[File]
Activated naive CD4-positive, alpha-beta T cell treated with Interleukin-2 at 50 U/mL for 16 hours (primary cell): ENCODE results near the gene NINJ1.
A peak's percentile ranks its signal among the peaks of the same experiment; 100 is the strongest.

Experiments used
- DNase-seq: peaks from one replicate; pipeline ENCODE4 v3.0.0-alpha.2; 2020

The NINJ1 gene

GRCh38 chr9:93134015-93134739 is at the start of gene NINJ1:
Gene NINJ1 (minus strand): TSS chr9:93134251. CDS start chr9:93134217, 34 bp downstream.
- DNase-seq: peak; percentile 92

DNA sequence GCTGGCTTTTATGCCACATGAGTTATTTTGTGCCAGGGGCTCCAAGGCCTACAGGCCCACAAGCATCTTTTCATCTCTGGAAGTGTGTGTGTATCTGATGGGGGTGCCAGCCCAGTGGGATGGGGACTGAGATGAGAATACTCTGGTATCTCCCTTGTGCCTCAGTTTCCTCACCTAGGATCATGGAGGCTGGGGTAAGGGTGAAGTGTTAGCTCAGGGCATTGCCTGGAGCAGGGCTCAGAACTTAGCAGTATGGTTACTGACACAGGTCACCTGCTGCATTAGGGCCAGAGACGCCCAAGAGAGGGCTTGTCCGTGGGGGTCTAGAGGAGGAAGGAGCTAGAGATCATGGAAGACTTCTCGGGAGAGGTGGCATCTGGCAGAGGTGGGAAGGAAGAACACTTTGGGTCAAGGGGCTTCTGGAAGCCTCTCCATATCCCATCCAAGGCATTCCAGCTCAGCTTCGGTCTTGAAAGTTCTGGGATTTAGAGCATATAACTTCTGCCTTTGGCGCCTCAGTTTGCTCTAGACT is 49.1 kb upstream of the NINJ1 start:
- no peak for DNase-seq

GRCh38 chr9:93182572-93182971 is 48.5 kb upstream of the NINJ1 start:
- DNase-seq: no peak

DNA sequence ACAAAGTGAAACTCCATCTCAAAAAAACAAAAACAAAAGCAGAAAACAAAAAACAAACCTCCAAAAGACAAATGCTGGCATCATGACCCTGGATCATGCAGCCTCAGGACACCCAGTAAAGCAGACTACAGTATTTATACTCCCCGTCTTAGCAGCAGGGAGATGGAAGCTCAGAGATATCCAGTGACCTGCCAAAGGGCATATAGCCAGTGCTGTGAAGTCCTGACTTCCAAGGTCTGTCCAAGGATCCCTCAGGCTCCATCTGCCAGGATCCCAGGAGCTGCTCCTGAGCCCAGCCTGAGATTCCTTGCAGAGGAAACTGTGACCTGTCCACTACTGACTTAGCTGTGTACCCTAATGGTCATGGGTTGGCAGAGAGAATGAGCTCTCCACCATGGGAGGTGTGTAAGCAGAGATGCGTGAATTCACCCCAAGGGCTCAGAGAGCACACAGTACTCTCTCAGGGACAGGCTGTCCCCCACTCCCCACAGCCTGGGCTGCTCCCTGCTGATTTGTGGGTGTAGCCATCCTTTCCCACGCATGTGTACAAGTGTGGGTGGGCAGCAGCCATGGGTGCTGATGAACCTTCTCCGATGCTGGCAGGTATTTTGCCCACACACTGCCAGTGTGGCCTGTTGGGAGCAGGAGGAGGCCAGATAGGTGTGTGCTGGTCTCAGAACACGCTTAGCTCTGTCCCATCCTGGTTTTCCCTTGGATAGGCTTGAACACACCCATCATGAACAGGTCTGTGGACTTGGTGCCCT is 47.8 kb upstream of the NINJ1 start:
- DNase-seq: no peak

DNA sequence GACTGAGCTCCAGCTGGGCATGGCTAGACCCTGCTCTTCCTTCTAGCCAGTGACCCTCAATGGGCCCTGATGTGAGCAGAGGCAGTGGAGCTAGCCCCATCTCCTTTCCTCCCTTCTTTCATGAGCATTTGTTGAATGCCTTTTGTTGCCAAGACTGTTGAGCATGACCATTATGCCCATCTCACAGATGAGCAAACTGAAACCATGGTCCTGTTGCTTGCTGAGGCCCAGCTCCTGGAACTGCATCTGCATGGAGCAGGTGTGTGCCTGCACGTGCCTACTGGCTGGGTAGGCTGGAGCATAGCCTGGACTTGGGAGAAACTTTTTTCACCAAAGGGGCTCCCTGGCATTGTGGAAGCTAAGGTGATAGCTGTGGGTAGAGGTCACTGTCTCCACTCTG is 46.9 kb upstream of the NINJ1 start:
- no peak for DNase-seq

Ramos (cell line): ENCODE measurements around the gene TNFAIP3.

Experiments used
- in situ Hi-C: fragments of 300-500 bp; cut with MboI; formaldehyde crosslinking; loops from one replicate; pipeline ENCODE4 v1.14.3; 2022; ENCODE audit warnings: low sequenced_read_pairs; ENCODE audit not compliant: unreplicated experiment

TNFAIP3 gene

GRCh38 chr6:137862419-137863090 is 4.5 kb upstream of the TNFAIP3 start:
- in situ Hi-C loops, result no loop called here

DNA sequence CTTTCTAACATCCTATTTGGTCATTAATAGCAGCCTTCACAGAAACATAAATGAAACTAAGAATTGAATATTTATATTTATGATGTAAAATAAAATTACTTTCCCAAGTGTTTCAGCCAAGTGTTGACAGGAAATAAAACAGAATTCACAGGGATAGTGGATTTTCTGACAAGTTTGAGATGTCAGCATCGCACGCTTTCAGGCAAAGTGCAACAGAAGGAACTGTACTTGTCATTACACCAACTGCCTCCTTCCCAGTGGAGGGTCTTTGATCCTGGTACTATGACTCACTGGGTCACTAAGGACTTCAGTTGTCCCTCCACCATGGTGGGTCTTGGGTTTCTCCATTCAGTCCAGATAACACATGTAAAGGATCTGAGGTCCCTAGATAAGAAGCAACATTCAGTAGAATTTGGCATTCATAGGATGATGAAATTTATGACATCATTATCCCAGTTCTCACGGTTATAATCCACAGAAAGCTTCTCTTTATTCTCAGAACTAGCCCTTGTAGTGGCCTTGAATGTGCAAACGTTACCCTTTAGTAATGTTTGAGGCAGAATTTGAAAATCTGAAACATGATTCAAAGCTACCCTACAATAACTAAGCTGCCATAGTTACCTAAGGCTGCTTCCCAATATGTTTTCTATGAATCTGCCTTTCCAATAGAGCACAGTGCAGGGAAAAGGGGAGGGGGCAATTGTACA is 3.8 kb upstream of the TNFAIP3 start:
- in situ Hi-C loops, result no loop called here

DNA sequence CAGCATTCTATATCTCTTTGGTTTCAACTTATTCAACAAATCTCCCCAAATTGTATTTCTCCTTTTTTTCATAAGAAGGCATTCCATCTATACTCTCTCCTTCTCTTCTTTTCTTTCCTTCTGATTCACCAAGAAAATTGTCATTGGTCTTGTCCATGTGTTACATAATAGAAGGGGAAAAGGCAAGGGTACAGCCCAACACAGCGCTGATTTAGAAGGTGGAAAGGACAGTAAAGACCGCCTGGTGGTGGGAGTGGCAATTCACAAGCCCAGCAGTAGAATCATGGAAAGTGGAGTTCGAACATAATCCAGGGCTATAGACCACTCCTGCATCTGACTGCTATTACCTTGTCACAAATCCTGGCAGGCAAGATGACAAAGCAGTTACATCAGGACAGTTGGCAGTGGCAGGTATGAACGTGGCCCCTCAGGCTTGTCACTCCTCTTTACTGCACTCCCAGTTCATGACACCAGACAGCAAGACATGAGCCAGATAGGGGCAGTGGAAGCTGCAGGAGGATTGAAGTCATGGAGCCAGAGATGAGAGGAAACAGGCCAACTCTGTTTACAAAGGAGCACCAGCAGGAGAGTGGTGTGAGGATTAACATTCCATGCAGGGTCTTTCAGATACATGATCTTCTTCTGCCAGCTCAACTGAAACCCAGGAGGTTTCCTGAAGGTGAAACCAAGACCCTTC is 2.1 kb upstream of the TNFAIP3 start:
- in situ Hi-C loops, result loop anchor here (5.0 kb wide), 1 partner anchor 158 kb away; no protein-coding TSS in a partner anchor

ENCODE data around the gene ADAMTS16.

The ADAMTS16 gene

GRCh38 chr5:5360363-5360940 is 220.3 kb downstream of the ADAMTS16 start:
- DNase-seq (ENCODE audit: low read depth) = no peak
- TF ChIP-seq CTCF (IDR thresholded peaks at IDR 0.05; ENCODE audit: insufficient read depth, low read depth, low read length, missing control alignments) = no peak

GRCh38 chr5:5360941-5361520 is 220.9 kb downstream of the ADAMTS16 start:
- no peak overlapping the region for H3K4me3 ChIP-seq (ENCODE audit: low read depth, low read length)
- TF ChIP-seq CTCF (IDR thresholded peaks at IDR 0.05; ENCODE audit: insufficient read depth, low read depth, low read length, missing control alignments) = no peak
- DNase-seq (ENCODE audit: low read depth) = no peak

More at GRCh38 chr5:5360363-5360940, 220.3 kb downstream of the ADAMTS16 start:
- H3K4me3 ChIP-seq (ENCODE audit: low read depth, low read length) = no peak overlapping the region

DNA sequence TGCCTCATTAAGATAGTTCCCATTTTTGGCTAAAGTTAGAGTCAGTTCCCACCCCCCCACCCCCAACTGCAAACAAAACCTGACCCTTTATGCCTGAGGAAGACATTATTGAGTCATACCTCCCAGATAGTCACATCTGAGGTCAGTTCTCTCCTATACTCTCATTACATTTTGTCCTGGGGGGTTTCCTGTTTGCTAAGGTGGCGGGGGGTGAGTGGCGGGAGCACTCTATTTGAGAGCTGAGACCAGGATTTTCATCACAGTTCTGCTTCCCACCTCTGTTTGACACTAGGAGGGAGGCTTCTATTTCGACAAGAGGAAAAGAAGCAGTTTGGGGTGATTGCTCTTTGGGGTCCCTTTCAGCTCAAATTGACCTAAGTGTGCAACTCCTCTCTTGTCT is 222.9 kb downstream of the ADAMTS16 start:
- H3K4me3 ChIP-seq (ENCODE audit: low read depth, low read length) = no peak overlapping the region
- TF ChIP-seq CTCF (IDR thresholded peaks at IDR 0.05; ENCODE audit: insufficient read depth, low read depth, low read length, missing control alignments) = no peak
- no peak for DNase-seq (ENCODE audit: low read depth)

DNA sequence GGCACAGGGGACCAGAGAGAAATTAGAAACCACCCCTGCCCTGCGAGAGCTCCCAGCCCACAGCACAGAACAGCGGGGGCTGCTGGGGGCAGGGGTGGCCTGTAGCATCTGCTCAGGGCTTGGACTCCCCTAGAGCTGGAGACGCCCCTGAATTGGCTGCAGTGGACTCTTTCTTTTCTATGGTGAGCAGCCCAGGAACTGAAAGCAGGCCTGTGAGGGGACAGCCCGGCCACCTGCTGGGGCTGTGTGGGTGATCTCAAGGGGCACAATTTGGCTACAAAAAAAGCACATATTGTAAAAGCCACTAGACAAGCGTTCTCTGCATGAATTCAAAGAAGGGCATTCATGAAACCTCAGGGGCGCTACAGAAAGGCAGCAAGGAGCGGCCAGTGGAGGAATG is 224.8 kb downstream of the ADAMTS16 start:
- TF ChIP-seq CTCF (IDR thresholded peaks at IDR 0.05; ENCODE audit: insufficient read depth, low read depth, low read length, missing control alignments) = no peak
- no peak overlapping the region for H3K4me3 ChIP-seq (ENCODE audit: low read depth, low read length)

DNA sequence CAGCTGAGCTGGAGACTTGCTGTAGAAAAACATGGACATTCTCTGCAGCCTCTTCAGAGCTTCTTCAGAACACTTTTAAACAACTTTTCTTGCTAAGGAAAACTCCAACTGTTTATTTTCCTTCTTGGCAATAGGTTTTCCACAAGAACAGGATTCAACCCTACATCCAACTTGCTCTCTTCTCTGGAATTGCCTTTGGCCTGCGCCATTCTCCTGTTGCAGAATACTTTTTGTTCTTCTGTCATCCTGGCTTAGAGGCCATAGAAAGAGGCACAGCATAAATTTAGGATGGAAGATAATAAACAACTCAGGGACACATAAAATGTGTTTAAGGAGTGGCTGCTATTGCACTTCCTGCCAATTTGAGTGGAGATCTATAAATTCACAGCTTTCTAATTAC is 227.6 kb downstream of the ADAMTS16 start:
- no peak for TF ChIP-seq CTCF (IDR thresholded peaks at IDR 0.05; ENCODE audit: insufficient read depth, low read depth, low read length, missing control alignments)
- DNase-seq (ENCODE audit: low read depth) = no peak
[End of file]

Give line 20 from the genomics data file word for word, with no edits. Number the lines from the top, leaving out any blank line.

TNFAIP3 gene